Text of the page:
The HBS Show is a cherished tradition at Harvard Business School. Twice a year, theater nerds among the student body congregate and perform two productions – the fall cabaret and the spring full-scale musical – designed to poke fun at ourselves and at our beloved institution. This year, the Cabaret team, headed by Spencer Dahl, Mimi Sheng Khan and Caroline Frisch, had a particularly unique experience producing a show that incorporates both remote and on-campus talent, remains compliant with the ever-changing Massachusetts COVID guidelines, and keeps students motivated during a crisis.

I did not expect to have the opportunity to continue my passion for the performing arts when I arrived at HBS. However, time and time again, I have been proven wrong. There are multiple performing organizations and opportunities on campus, including the HBS Show club, Heard on the Street a cappella group, HBS Got Talent, HBS Improv and Beyond Dance. For me, the arts provide a well-needed mental break from the stress of the world, a reset in between networking events and case readings, and a chance to geek out over Broadway and make lifelong friends.

The Cabaret, which premiered last week, gave us a chance to collaborate and adapt in an evolving environment. Our fearless leaders had to build out a safety plan with administration approval – including setting up an entire performance venue in an outdoor tent from scratch and coordinating the recording of the show to the cast members to later stream to the rest of the HBS community. Then, we had to deal with last-minute shakeups from both inside and outside our bubble, like the last-minute state requirement to wear masks outdoors at all times. We embraced these challenges with full-force, and they kept coming.

We were set to record on a Saturday, however two days prior one of our cast members self-isolated out of an abundance of caution after exposure to COVID-19. While the cast member fortunately did not test positive, the Cabaret team scrambled to fill her two numbers so that everyone else could still perform. My friend Natalie Riemer and I worked with Spencer, Mimi and Caroline until late into the night choreographing an entirely new dance routine. My friend Justin Kim patiently worked with me on Friday afternoon so we could nail a harmony in our new duet. The creative collaboration was exhilarating and motivating. We were working in crisis mode, coming together to “make it work” in whatever way possible. We created an environment where we could not judge anyone for throwing out a cooky idea because we did not have time to filter our own ideas. It was so rewarding to hear the laughs of our fellow castmates upon filming day, knowing that we were able to come together and produce something great.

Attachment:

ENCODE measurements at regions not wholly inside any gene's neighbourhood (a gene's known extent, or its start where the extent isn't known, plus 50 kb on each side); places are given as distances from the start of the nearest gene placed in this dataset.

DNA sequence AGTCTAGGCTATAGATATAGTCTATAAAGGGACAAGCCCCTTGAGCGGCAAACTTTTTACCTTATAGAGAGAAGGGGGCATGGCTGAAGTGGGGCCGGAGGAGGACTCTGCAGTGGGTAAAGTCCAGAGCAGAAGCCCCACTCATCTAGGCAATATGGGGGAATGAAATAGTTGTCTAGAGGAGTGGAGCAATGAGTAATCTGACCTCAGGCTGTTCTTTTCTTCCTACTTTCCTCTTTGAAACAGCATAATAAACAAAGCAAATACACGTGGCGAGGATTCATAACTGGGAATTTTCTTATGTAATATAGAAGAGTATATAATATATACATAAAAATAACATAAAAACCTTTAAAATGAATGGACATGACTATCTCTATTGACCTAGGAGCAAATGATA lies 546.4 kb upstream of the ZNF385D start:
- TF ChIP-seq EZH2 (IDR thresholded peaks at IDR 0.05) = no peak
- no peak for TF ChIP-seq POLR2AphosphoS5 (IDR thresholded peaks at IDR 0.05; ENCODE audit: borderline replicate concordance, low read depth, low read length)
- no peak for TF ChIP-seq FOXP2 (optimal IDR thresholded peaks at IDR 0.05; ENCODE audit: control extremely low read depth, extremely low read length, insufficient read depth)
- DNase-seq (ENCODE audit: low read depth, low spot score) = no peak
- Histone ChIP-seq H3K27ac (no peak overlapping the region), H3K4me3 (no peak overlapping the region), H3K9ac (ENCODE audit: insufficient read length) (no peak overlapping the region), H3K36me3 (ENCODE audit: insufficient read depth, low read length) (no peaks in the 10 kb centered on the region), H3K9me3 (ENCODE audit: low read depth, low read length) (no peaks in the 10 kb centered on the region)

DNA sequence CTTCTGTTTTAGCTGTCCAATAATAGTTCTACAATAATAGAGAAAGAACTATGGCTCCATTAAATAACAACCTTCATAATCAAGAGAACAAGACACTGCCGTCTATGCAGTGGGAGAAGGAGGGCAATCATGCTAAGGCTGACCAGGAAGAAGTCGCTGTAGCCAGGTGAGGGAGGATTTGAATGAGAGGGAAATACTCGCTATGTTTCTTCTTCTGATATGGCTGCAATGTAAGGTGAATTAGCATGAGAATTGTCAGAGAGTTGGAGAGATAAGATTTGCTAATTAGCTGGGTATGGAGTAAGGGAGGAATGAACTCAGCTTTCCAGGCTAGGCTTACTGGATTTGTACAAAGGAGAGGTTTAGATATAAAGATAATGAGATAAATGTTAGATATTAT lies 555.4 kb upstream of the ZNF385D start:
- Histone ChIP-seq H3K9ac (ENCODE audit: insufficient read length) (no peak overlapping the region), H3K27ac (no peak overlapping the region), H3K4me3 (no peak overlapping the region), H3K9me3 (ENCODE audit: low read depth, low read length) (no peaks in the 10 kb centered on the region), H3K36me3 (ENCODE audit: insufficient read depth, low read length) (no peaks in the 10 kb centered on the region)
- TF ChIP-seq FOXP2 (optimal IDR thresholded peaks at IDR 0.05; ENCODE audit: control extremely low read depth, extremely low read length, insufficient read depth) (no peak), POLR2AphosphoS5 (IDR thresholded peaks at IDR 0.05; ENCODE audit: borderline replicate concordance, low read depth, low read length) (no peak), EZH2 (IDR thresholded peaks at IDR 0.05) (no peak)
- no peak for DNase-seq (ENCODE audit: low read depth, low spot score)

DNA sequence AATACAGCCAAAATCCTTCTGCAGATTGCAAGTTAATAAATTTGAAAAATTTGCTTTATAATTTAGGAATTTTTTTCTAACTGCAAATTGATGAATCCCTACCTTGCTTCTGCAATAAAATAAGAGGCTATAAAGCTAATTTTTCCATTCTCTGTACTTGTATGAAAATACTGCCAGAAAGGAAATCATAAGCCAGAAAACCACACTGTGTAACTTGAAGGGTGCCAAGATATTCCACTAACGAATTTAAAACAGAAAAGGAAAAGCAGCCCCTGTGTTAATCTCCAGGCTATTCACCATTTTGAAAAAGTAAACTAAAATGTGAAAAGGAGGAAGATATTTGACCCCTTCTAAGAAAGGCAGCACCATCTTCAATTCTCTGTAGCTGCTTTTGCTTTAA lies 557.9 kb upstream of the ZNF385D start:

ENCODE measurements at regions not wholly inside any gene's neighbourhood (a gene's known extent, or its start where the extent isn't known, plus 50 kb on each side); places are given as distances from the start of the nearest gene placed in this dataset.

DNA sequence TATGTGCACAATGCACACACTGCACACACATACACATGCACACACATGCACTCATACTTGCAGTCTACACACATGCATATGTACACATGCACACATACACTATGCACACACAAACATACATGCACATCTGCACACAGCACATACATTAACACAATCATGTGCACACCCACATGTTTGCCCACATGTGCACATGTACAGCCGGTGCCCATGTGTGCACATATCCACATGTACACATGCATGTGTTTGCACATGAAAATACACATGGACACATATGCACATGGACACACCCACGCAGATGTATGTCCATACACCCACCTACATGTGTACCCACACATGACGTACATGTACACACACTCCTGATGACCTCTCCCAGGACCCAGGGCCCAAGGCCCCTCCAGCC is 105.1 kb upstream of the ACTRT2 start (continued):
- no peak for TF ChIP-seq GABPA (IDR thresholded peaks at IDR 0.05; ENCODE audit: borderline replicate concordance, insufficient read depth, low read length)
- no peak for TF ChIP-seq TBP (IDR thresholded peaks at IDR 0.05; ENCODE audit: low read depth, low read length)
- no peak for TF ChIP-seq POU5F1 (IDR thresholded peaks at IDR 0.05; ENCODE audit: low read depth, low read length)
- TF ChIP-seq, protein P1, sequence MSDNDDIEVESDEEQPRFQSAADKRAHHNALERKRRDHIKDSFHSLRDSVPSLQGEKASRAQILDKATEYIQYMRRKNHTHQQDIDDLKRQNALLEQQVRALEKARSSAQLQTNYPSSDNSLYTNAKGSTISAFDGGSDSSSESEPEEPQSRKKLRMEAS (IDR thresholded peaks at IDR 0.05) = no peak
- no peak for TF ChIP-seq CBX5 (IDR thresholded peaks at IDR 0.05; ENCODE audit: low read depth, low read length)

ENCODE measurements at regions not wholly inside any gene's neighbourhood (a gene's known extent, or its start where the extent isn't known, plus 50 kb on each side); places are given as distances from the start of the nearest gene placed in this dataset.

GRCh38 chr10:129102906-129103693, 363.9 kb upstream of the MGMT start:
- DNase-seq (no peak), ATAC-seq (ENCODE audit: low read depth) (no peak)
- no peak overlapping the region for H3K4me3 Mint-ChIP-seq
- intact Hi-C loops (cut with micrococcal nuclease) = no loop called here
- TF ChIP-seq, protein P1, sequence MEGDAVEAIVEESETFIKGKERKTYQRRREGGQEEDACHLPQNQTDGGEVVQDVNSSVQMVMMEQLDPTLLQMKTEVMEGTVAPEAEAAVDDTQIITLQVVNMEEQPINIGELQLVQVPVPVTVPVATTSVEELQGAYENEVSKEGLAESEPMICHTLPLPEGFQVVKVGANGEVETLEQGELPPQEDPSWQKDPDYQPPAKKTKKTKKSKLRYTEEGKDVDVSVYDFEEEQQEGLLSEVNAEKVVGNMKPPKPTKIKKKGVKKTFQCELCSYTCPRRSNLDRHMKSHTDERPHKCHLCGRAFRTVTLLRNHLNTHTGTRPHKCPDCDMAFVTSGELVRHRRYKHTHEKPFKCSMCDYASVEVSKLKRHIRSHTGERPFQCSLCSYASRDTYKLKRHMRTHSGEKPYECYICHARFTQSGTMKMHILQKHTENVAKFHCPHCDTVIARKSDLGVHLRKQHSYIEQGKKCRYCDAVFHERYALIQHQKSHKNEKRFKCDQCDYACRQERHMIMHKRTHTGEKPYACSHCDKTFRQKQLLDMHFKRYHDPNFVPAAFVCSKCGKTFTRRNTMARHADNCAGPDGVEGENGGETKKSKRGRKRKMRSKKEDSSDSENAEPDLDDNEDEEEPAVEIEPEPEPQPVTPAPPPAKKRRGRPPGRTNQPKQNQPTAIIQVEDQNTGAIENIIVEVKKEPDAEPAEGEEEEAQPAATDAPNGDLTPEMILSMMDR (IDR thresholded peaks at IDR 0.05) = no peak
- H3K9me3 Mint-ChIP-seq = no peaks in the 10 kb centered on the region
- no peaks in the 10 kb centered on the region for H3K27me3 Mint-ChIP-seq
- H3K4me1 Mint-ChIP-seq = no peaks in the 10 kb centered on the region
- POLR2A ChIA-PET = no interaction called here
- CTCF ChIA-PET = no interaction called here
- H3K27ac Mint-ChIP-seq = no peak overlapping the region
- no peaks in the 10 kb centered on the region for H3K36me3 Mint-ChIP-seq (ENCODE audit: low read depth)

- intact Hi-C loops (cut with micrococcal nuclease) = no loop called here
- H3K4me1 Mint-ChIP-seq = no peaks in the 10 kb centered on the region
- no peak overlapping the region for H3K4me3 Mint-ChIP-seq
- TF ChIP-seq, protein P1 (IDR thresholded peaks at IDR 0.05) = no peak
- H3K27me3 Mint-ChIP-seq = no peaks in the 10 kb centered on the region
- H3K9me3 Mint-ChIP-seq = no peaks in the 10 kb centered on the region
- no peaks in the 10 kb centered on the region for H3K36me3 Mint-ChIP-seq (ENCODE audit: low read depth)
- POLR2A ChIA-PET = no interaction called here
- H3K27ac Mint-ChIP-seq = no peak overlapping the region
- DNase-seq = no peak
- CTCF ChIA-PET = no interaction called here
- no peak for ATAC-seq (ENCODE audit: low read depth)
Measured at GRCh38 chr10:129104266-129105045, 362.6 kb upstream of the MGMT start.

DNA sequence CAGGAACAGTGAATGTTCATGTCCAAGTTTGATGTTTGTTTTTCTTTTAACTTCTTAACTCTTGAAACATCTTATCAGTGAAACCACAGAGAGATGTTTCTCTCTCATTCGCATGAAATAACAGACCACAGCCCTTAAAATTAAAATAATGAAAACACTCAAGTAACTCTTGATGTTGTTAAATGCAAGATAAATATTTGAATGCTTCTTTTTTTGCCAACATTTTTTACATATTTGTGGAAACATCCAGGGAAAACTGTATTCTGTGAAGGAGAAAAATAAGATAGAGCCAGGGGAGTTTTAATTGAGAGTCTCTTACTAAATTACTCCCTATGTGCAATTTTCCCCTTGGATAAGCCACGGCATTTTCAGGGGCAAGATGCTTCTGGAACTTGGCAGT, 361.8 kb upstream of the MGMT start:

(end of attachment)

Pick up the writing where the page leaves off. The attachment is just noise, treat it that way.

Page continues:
We need the performing arts now more than ever. In some ways, performing is kind of a like a return to the level of play we experienced as children in the playground – we are allowed to take risks in an open and collaborative environment, without the fear of being mocked or laughed at. We are pushed to stretch a different muscle that helps us think more innovatively in other scenarios. And, as consumers, we are taken out of the world for a brief moment and allowed to laugh, to dream and to breathe. I am proud of the resiliency the HBS community showed during a difficult time to be able to come together and produce something truly special.

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Lori Ossip

Prior to HBS, Lori worked in Real Estate Investment and Asset Management in Toronto, and her side-hustle was performing in operas and musicals around the city. She interned at Boston Ballet this past summer.